Experimental Brain Research

, Volume 236, Issue 6, pp 1725–1734 | Cite as

Verticality perception reveals a vestibular deficit in adolescents with idiopathic scoliosis

  • Nikoleta Antoniadou
  • Vassilia Hatzitaki
  • Stavros Ι Stavridis
  • Eythimios Samoladas
Research Article


Adolescent idiopathic scoliosis (AIS) is a three-dimensional spine deformation with elusive aetiopathogenesis. One appealing hypothesis points to its neurologic origin with an emphasis on a vestibular impairment. In the present study, we explored the hypothesis of a vestibular deficit accompanying AIS by assessing differences in the subjective estimation of the gravitational vertical between adolescents with idiopathic scoliosis (n = 10, age 11–16 years, Cobb’s angle > 15°) and healthy age-matched controls (n = 10). Group participants actively controlled the verticality of a visual line in two visual conditions (eyes open-visual feedback and eyes closed-no visual feedback) and using three different segments (hand, head, and trunk). An electromagnetic tracking sensor (Nest of Birds, Ascension Ltd., USA, 60 Hz), attached either to a hand-held rod, the head, or the upper trunk, measured the line’s deviation from the gravitational vertical that was reflected in two measures, the mean absolute and variable error. The head’s medio-lateral tilt when estimating verticality with the hand was also registered. Analysis revealed that adolescents with idiopathic scoliosis made a greater error than control participants when estimating verticality with the head and eyes closed. In addition, they adopted a significantly greater head tilt when estimating the vertical by controlling the hand-held rod, regardless of the availability of vision. The error in the earth vertical was greater when the estimate was performed in the absence of vision. Results suggest a malfunction of the vestibular system and/or a sensorimotor integration impairment in patients with AIS, while vision compensates for the observed deficit in estimating the earth vertical.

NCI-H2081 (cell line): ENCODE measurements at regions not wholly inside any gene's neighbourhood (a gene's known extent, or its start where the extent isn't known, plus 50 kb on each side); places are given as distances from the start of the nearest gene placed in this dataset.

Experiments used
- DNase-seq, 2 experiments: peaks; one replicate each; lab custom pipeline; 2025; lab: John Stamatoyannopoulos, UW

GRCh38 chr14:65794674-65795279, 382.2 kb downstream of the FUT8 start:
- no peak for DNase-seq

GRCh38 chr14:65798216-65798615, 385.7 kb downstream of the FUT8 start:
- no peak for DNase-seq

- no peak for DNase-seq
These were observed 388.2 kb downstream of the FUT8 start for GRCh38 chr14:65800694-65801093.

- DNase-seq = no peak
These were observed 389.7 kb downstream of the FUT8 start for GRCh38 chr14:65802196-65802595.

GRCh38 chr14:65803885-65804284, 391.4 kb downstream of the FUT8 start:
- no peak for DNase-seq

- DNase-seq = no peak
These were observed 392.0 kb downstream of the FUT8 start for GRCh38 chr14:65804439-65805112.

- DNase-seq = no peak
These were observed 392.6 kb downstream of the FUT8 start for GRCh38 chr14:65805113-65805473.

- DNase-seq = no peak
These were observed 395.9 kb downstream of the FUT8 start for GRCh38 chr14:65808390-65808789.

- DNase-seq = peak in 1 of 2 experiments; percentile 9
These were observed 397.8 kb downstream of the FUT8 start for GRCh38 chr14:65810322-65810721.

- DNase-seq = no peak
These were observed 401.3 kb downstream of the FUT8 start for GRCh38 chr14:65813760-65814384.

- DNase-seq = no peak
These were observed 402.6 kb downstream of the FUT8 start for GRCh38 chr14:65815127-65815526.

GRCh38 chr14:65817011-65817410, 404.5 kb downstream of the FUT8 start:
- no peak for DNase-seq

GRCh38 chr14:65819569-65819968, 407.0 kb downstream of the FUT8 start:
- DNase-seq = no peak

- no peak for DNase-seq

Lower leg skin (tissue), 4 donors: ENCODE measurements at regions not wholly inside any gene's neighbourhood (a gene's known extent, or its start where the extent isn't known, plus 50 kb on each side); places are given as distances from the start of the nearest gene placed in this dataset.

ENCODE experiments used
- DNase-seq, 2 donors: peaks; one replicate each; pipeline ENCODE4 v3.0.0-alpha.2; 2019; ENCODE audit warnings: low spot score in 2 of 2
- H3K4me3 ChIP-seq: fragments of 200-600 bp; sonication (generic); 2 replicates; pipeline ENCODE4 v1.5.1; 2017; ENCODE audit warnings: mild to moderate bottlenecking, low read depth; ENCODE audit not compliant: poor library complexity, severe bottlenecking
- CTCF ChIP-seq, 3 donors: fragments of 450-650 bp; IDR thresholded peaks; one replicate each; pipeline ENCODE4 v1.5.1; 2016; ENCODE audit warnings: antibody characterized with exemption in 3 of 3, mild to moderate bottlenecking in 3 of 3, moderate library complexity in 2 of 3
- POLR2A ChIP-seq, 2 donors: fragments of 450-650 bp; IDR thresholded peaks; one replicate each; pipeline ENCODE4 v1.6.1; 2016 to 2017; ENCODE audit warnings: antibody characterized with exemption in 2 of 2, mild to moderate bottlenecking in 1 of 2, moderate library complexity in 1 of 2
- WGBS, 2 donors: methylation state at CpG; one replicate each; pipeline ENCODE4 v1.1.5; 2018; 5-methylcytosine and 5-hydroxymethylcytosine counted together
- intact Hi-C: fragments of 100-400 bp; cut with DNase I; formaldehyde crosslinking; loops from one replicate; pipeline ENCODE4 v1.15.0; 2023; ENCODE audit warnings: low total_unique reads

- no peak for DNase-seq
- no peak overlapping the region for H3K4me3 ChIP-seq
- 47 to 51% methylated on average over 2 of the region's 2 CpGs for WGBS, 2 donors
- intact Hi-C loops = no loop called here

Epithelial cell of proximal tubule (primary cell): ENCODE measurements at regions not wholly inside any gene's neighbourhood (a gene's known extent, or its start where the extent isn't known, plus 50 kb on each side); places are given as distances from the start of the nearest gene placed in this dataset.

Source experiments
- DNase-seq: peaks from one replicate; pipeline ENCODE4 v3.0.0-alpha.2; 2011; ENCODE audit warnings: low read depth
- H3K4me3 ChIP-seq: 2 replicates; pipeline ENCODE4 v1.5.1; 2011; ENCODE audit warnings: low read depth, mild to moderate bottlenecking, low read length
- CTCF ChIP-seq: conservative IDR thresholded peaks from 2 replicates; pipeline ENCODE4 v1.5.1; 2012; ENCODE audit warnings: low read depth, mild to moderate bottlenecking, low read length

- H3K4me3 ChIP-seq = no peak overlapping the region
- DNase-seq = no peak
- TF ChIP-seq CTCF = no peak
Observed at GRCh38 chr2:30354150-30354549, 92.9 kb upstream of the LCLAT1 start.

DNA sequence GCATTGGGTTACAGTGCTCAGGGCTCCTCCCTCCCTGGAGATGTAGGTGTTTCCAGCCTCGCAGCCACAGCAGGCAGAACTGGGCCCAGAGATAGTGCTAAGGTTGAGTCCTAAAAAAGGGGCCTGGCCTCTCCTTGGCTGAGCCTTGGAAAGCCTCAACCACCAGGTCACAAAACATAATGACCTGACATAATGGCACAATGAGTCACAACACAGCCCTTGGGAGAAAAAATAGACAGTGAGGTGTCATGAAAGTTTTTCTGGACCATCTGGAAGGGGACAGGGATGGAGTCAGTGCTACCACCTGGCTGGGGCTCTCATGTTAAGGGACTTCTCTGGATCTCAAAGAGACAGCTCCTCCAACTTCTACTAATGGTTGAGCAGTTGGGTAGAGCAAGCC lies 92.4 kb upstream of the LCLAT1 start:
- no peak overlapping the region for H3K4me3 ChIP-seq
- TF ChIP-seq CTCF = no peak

Spine Gravity Labyrinth Proprioception Vision Sensory integration 



The research leading to these results has received funding from the Spine Society of Europe (EUROSPINE) under Grant Agreement Number 94236.


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Copyright information

© Springer-Verlag GmbH Germany, part of Springer Nature 2018

Authors and Affiliations

  1. 1.Laboratory of Motor Behavior and Adapted Physical Activity, Department of Physical Education and Sports SciencesAristotle University of ThessalonikiThessaloníkiGreece
  2. 2.Orthopeadics Division of Genimatas Hospital, Faculty of MedicineAristotle University of ThessalonikiThessaloníkiGreece
  3. 3.Spine ClinicAgios Loukas HospitalThessaloníkiGreece

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